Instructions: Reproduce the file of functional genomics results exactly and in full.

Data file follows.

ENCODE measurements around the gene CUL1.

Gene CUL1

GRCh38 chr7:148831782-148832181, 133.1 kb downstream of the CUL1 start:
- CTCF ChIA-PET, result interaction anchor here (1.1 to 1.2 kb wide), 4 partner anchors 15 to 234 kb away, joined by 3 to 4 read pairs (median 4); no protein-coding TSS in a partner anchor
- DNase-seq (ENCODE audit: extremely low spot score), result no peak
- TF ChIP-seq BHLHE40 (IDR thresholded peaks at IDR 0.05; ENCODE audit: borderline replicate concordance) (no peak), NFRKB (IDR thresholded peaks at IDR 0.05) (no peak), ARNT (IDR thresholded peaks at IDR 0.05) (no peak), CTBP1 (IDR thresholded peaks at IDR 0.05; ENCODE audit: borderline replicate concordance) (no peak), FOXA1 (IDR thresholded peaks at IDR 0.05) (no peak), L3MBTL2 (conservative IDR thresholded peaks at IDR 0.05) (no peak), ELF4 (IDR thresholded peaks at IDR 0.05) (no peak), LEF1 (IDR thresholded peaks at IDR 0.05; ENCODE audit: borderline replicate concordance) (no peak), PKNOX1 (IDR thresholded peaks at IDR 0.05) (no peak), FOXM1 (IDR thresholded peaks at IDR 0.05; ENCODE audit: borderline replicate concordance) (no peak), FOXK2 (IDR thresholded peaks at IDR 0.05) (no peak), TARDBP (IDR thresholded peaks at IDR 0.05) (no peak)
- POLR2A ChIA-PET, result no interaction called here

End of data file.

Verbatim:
ENCODE measurements around the gene CUL1.

Gene CUL1

GRCh38 chr7:148831782-148832181, 133.1 kb downstream of the CUL1 start:
- CTCF ChIA-PET, result interaction anchor here (1.1 to 1.2 kb wide), 4 partner anchors 15 to 234 kb away, joined by 3 to 4 read pairs (median 4); no protein-coding TSS in a partner anchor
- DNase-seq (ENCODE audit: extremely low spot score), result no peak
- TF ChIP-seq BHLHE40 (IDR thresholded peaks at IDR 0.05; ENCODE audit: borderline replicate concordance) (no peak), NFRKB (IDR thresholded peaks at IDR 0.05) (no peak), ARNT (IDR thresholded peaks at IDR 0.05) (no peak), CTBP1 (IDR thresholded peaks at IDR 0.05; ENCODE audit: borderline replicate concordance) (no peak), FOXA1 (IDR thresholded peaks at IDR 0.05) (no peak), L3MBTL2 (conservative IDR thresholded peaks at IDR 0.05) (no peak), ELF4 (IDR thresholded peaks at IDR 0.05) (no peak), LEF1 (IDR thresholded peaks at IDR 0.05; ENCODE audit: borderline replicate concordance) (no peak), PKNOX1 (IDR thresholded peaks at IDR 0.05) (no peak), FOXM1 (IDR thresholded peaks at IDR 0.05; ENCODE audit: borderline replicate concordance) (no peak), FOXK2 (IDR thresholded peaks at IDR 0.05) (no peak), TARDBP (IDR thresholded peaks at IDR 0.05) (no peak)
- POLR2A ChIA-PET, result no interaction called here